https://www.bloomberg.com/news/articles/2020-04-13/how-the-boj-s-massive-market-operations-make-and-break-investors?srnd=markets-vp

Link to comment
Share on other sites

...

Their performance numbers are food for though.

https://wasatchglobal.com/wasatch-hoisington-us-treasury-fund/

 

 

I skipped everything as you requested. Just looked at the performance numbers. Aren't these just what you get if you expect low/zero/negative rates and you sit in the longest-end of treasury curve?

 

This clearly has worked wonders for last 20-30 years. But will it really work going forward? (Of course, people wondered that for the last 20-30 years lol).

Link to comment
Share on other sites

...

Just looked at the performance numbers. Aren't these just what you get if you expect low/zero/negative rates and you sit in the longest-end of treasury curve?

...

Yes. When people discuss the sit on your a$$ strategy described by Mr. Munger, people get that the idea revolves around selective decisions and focus on the never sell decision aspect. However, Mr. Munger also described that one has to be ready to act decisively with a prepared mind. Outside of index investing, it's a tough act to follow (to various degrees of differentiation) and individual positioning is what makes a market. :) You can call this the fifty shades of grey of investing.

I’d love to know why they think it will take 5-7 years to get back to the 2019 output gap. Key prediction and no reasoning given.

Entirely useless for investing, but fascinating.

I would say you're entirely correct 95 to 99% of the times which makes the timing issue challenging. I'd like to remind you (f i understand correctly) that investing in FFH after 2010 involved a thesis in large part resting on the possibility of a 100-year event.

This time is always different in a way and we (most of us anyways) entirely and always feel that the present is unusual and special to some degree but, on the topic of investing, if one decides that this is part of the unknowables, the present financial system environment is characterized an extreme level of unusual forces. One could say that we're going through the greatest monetary experiment of all times. If the goal is to sleep well, it may be best to make abstraction of that.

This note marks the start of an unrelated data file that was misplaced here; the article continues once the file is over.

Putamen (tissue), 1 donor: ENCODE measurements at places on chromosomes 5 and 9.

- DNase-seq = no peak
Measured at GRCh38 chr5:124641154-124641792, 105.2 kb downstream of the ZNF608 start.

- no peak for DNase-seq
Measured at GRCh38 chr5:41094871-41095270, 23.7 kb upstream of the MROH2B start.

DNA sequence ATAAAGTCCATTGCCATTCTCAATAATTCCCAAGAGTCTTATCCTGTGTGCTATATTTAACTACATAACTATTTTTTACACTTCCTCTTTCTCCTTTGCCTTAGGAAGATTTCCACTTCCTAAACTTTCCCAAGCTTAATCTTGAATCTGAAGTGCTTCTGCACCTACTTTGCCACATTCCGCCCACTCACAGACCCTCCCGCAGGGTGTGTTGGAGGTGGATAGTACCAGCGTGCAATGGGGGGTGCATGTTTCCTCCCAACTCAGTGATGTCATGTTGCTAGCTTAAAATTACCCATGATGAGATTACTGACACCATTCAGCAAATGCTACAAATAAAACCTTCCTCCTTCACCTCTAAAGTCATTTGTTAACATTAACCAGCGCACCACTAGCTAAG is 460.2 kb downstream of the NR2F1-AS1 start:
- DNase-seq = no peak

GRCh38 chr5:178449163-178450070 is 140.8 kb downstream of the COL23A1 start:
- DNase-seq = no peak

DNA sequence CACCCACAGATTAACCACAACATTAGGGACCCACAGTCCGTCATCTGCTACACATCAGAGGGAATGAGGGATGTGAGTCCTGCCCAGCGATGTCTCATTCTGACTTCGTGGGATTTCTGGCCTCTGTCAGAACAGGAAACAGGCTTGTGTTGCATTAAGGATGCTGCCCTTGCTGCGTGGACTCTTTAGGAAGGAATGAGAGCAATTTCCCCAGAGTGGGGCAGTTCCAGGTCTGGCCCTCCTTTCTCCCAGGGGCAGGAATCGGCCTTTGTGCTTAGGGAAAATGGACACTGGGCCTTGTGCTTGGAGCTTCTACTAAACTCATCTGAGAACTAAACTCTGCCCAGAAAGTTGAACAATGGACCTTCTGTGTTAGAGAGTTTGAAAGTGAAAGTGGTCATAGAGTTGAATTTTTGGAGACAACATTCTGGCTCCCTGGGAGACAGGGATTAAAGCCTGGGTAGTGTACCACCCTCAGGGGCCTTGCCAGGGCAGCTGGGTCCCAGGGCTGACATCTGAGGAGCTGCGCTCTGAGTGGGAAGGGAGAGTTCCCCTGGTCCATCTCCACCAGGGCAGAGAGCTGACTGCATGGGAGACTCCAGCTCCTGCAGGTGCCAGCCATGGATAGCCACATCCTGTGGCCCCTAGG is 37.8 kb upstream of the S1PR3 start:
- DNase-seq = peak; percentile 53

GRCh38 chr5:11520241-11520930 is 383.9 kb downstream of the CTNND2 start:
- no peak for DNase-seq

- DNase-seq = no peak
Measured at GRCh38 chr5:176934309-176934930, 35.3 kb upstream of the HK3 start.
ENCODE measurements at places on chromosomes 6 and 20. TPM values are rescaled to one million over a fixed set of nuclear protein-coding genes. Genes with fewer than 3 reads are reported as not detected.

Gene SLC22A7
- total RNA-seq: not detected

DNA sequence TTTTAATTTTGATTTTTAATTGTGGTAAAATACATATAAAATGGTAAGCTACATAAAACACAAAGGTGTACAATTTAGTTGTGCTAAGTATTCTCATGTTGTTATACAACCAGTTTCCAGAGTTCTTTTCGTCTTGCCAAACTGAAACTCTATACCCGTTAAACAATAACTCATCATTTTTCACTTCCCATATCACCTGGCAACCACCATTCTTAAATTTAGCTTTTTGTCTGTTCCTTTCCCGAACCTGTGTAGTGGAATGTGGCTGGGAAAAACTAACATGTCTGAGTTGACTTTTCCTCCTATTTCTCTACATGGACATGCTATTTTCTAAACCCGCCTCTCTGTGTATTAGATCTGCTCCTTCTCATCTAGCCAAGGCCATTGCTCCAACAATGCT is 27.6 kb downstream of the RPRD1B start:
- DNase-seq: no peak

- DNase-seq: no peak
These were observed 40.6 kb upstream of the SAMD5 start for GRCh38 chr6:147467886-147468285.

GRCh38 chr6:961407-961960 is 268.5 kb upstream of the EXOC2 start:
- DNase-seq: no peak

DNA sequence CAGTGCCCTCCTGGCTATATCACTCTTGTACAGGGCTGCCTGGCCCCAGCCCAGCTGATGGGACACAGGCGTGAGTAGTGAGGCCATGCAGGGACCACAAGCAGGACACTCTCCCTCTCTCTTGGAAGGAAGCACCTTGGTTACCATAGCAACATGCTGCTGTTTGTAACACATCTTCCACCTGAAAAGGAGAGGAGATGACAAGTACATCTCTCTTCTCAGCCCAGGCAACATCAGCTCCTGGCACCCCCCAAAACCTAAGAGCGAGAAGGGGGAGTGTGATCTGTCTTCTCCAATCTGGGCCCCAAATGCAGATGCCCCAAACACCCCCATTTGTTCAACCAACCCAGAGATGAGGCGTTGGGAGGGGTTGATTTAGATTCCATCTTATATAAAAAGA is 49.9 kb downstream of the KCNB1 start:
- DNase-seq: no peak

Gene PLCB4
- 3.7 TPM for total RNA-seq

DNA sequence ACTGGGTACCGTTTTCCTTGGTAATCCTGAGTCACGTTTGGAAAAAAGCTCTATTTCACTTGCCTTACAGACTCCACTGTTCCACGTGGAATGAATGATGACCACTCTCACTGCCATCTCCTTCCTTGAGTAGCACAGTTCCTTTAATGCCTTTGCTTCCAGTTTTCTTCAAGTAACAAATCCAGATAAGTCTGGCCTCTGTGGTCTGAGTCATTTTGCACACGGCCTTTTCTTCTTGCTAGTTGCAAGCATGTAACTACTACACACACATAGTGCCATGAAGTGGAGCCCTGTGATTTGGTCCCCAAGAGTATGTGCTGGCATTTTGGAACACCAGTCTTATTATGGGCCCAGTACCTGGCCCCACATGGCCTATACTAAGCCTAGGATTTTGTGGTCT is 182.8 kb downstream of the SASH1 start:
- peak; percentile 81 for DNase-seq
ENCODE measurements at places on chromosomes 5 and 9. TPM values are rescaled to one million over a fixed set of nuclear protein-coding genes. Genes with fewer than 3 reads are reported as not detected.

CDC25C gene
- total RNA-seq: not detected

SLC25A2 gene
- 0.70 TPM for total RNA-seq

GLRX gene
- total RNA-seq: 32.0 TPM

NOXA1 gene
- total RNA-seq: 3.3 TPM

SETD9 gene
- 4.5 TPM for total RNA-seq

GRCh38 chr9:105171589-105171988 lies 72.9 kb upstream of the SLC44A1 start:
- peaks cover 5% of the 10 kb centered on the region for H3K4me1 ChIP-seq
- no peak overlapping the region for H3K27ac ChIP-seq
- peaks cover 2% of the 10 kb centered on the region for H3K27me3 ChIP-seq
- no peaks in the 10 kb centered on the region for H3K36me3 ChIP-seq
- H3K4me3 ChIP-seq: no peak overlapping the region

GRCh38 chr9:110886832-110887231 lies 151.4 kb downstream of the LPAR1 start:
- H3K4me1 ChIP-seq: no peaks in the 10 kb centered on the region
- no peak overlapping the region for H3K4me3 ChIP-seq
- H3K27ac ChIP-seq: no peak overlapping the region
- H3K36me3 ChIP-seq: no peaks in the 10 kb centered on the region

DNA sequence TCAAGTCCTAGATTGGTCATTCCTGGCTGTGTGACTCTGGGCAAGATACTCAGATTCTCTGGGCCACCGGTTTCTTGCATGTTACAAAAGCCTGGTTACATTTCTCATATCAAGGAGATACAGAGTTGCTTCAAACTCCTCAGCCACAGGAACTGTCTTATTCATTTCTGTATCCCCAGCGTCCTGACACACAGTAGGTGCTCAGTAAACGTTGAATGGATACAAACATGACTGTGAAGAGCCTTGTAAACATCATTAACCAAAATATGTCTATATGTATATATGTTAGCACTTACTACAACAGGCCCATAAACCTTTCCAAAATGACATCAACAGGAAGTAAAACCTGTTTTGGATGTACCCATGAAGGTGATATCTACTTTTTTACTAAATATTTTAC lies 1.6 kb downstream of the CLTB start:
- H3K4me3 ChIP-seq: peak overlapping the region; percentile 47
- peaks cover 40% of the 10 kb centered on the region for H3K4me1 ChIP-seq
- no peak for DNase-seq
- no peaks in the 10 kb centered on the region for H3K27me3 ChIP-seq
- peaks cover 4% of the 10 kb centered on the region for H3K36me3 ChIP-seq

Link to comment
Share on other sites

  • 2 weeks later...

Cigar, thanks for doing the leg work on their recent work. I am reading up on deflation and came across the Podcast linked below (recorded just a week ago) The kid asks good questions; best of all he just lets Lacy Hunt (from Hoisington) talk. Very educational whether you think deflation is coming or not. Skip the first 4 minutes if you are in a hurry :-) It is long (45 minutes) and full of economics stuff... so you have been warned :-)

 

I now understand why it is rational for someone to want to own a 30 year US treasury bond!

 

- how can they have a 30 year perspective (being invested primarily in 30 year treasuries)? Answer: their investment process has a 3 to 5 year time horizon.

 

- Vance Crowe Podcast: Lacy Hunt (April 18, 2020)

-

 

PS: Cigar, can you update the the title to just Hoisington Management? For future...

Link to comment
Share on other sites

...

Just looked at the performance numbers. Aren't these just what you get if you expect low/zero/negative rates and you sit in the longest-end of treasury curve?

...

Yes. When people discuss the sit on your a$$ strategy described by Mr. Munger, people get that the idea revolves around selective decisions and focus on the never sell decision aspect. However, Mr. Munger also described that one has to be ready to act decisively with a prepared mind. Outside of index investing, it's a tough act to follow (to various degrees of differentiation) and individual positioning is what makes a market. :) You can call this the fifty shades of grey of investing.

I’d love to know why they think it will take 5-7 years to get back to the 2019 output gap. Key prediction and no reasoning given.

Entirely useless for investing, but fascinating.

I would say you're entirely correct 95 to 99% of the times which makes the timing issue challenging. I'd like to remind you (f i understand correctly) that investing in FFH after 2010 involved a thesis in large part resting on the possibility of a 100-year event.

This time is always different in a way and we (most of us anyways) entirely and always feel that the present is unusual and special to some degree but, on the topic of investing, if one decides that this is part of the unknowables, the present financial system environment is characterized an extreme level of unusual forces. One could say that we're going through the greatest monetary experiment of all times. If the goal is to sleep well, it may be best to make abstraction of that.